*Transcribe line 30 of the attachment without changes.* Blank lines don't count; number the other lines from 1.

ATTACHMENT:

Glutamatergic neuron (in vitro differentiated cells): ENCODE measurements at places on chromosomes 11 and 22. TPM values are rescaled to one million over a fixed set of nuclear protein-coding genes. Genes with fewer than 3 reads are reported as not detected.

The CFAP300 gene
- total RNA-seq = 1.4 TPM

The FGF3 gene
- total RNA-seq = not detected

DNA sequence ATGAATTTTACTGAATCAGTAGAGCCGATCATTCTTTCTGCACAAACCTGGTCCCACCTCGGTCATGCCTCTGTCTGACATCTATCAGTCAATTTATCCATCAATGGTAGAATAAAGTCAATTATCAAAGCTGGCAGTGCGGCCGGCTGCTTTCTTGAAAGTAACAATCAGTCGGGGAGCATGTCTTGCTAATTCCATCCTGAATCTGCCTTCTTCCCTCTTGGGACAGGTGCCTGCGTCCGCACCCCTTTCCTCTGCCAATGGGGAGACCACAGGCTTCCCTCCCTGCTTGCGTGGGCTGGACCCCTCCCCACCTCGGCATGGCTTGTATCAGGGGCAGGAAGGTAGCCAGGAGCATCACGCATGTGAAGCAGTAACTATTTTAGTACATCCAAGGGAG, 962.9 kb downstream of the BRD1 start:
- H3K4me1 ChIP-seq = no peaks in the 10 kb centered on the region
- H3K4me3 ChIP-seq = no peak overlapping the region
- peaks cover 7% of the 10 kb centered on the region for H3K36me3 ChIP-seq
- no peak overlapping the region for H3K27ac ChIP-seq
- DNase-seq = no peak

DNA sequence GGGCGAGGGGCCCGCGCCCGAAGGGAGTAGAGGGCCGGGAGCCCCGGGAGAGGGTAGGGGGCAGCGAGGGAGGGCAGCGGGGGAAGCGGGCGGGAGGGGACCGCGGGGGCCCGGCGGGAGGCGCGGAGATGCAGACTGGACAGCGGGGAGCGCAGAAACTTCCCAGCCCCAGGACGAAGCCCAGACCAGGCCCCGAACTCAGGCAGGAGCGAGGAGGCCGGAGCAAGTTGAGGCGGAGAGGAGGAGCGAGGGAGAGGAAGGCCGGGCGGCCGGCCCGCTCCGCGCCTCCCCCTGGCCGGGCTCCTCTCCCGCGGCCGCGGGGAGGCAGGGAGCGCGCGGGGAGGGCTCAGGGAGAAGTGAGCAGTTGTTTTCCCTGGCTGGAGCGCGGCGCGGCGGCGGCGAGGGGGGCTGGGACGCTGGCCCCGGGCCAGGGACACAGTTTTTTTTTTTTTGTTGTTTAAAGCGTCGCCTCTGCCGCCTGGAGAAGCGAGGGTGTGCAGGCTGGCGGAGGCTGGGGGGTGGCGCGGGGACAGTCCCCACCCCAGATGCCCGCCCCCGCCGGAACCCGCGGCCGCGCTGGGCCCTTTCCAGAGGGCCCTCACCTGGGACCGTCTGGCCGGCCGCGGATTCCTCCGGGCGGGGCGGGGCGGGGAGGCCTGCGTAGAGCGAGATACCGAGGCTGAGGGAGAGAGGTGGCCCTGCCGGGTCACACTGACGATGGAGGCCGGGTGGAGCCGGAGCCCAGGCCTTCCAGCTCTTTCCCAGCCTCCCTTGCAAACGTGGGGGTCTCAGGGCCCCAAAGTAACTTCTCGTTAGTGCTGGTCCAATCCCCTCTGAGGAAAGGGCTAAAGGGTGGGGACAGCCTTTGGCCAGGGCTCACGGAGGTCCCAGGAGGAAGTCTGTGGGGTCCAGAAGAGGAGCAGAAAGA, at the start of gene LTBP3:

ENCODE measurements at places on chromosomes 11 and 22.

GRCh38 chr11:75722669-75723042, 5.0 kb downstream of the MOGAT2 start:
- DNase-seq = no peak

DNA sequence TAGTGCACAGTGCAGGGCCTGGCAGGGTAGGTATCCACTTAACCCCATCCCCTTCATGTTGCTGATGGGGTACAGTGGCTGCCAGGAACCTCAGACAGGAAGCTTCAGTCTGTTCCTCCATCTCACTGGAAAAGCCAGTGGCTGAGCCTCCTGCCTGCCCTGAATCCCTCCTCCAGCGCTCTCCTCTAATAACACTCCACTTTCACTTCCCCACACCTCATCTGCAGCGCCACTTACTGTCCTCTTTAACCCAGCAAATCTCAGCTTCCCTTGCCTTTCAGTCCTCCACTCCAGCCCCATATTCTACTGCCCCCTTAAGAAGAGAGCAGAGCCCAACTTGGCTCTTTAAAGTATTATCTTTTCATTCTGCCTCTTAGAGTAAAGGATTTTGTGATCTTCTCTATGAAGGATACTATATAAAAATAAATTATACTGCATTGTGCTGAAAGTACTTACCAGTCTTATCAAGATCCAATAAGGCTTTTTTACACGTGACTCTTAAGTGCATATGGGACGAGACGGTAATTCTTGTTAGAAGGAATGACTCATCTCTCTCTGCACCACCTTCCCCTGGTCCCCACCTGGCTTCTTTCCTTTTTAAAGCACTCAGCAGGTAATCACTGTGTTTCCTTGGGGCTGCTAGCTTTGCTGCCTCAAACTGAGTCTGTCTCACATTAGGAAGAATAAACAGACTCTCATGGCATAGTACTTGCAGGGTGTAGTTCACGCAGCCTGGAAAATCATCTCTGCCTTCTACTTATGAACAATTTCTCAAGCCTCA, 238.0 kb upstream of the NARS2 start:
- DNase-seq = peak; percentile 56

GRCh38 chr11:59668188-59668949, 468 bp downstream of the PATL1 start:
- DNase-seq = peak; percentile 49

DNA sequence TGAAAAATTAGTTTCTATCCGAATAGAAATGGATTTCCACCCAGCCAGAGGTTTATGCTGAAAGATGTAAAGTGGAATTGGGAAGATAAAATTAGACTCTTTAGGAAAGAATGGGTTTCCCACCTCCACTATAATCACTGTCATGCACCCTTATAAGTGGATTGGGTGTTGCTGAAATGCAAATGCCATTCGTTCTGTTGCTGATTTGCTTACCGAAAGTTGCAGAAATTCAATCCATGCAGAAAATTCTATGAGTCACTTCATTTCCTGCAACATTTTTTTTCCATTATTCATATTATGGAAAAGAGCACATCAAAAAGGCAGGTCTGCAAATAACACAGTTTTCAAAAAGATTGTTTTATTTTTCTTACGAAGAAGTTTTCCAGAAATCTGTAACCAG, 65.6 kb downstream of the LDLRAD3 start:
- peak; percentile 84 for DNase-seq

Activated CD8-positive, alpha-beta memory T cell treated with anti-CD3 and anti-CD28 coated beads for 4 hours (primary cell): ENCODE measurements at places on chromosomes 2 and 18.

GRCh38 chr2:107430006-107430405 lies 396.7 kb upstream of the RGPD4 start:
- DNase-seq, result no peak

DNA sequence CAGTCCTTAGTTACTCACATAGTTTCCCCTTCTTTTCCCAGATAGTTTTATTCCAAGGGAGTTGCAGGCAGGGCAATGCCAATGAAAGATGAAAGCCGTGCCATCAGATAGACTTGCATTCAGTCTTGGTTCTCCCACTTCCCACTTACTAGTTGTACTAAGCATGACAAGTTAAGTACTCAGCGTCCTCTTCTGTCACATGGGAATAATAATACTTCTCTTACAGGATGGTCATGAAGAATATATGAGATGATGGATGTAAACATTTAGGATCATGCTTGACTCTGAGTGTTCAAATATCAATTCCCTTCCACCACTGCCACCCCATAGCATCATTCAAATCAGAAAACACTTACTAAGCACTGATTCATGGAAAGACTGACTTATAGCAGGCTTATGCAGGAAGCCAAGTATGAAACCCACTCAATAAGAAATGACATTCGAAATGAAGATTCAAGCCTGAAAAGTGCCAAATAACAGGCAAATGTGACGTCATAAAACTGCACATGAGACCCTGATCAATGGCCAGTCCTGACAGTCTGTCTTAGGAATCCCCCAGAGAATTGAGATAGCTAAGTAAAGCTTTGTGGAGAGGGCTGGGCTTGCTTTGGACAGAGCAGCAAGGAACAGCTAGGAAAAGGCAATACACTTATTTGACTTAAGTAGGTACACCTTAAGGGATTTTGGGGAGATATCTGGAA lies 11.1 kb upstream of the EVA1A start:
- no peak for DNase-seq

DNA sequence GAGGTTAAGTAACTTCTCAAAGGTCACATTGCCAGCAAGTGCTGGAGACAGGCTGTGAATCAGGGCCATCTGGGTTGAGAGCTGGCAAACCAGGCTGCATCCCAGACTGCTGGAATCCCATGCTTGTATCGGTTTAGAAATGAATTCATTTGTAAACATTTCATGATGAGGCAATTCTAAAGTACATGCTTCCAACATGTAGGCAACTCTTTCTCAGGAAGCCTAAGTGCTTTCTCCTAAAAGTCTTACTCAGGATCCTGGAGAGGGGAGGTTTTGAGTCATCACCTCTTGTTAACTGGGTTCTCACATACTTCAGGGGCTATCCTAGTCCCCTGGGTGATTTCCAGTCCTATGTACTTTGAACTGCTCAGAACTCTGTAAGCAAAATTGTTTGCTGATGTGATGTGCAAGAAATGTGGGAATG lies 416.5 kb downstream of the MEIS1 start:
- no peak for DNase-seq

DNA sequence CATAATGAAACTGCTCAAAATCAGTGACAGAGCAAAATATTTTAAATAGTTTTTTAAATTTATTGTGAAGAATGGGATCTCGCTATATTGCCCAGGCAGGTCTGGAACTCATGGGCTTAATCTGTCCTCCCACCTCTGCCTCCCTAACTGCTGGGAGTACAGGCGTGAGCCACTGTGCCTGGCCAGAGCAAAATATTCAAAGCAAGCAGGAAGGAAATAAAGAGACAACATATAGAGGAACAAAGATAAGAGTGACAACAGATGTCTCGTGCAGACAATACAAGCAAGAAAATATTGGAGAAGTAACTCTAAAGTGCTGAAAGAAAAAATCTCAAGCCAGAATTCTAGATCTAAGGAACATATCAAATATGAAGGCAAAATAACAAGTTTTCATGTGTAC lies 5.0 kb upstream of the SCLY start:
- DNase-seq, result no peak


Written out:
- DNase-seq, result no peak